Chasing the thrill or just passing the time? Trialing a new mixed methods approach to understanding heterogeneity amongst recreational fishers based on motivations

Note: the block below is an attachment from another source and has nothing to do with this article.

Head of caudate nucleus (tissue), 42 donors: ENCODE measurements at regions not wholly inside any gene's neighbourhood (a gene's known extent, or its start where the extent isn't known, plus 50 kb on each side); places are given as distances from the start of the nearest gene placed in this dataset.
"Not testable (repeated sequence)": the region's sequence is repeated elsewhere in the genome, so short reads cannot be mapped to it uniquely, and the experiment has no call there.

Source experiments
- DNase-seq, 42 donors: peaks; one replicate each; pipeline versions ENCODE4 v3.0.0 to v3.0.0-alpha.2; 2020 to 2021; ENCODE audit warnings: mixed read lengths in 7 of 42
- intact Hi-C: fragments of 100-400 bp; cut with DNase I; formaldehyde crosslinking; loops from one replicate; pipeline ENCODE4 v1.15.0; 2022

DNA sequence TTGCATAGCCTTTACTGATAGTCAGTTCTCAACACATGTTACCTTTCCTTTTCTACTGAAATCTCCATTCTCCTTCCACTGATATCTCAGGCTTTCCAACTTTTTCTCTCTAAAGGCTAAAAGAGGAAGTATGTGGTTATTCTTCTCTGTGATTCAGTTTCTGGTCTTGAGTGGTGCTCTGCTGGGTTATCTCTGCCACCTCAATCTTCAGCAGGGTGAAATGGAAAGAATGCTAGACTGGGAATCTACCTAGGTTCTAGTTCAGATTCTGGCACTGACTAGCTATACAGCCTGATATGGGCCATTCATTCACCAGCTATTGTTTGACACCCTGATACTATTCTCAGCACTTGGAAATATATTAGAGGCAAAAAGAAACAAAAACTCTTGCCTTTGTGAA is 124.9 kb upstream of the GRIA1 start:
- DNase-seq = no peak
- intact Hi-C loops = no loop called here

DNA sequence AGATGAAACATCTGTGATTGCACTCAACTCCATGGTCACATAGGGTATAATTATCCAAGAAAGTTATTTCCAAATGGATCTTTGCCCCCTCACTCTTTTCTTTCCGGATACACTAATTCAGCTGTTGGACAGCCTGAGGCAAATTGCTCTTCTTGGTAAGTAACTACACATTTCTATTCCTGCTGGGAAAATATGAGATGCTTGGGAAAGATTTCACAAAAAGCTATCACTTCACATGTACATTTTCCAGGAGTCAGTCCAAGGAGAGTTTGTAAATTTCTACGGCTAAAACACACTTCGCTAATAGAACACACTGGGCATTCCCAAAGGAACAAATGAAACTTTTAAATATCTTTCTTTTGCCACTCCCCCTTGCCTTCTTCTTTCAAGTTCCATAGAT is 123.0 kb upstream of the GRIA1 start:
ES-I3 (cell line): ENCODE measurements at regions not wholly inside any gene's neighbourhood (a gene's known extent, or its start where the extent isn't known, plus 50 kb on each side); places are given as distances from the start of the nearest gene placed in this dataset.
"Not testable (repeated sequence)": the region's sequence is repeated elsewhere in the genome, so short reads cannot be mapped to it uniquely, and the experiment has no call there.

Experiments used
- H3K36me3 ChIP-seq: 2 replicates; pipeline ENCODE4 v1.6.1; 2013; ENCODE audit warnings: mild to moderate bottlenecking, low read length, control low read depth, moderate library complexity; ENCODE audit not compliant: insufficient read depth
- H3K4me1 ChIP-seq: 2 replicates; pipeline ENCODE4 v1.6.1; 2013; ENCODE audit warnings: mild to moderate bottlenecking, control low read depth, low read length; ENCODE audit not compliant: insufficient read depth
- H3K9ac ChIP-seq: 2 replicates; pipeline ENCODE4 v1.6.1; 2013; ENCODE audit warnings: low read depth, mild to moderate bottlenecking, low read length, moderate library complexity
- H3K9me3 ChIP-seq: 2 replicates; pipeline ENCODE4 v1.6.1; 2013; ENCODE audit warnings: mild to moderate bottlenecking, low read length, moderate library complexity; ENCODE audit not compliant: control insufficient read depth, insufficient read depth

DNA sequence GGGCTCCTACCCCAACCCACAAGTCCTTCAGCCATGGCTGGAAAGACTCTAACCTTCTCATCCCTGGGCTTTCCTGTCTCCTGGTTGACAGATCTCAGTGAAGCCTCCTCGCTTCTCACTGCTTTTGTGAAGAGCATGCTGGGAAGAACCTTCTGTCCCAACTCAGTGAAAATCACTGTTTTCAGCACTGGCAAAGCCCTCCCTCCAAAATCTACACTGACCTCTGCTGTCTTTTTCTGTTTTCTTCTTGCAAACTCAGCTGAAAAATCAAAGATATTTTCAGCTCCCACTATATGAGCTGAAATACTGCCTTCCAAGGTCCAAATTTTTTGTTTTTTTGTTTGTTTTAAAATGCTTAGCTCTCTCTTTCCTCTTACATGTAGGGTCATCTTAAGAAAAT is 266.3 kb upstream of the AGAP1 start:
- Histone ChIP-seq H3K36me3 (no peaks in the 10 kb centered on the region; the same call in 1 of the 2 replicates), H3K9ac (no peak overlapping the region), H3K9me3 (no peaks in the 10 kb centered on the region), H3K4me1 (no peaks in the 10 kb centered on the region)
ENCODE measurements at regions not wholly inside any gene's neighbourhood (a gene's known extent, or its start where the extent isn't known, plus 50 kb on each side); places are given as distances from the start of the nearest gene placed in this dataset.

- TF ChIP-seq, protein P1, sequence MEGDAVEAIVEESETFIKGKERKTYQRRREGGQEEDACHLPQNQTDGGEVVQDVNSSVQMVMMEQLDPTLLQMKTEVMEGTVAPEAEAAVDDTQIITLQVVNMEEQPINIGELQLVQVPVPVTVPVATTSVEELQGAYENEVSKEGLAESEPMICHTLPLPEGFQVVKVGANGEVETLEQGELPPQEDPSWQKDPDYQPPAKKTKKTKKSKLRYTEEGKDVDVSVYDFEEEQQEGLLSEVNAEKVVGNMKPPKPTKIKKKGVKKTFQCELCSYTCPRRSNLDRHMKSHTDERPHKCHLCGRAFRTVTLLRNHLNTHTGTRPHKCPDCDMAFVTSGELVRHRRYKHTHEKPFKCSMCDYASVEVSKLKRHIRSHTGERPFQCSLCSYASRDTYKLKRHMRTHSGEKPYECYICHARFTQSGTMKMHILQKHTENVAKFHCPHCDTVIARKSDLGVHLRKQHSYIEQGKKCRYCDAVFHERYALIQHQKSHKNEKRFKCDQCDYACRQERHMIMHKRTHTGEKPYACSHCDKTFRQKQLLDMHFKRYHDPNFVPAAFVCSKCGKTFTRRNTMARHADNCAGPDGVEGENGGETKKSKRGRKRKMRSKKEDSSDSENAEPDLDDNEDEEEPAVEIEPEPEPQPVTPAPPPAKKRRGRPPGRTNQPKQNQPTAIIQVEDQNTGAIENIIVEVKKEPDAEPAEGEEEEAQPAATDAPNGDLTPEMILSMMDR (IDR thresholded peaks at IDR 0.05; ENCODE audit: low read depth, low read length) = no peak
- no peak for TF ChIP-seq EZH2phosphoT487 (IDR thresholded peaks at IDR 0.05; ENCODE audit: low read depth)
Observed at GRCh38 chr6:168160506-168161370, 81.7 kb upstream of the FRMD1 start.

Human dimensions researchers and fisheries managers have long recognized the value of exploring the heterogeneity that exists amongst recreational fishers. Understanding the differences between fishers has the potential to assist managers in developing targeted communication strategies, direct resources to active management more efficiently and improve understanding of how fishers will respond to changes in regulations or new management interventions. Human dimensions research has traditionally explored fisher heterogeneity through research into the different reasons why people choose to fish, as well as attempts to categorize or segment fishers using variable based approaches. These studies have, to date, relied primarily on large scale, quantitative survey techniques with a particular focus on fisher avidity and commitment. They are therefore limited in their ability to explain how different fishing motivations might interact within an individual, why particular motivations are prioritized, and how this might influence fisher behavior and attitudes. This study trialed a mixed methods approach to understanding fisher heterogeneity based primarily on motivations using a case study in NSW, Australia. This trial involved utilizing a person-centered approach known as Latent Class Analysis (LCA), followed by qualitative, in depth focus group discussions. This revealed five distinct fisher classes; Social fishers, Trophy Fishers, Outdoor Enthusiasts, Generalists and Hunter-Gatherers, each with distinct and significantly different combinations of catch and non-catch-related motivations. The qualitative analysis sought to explore the intersection of motivations and attitudes towards management within and across the different fisher classes. The results highlighted the importance of more detailed examination of the intersection between motivations and attitudes in future LCA, with a particular focus on the potential influence of mastery (or challenge/experience) motivations on fisher attitudes to wards marine and fisheries management approaches.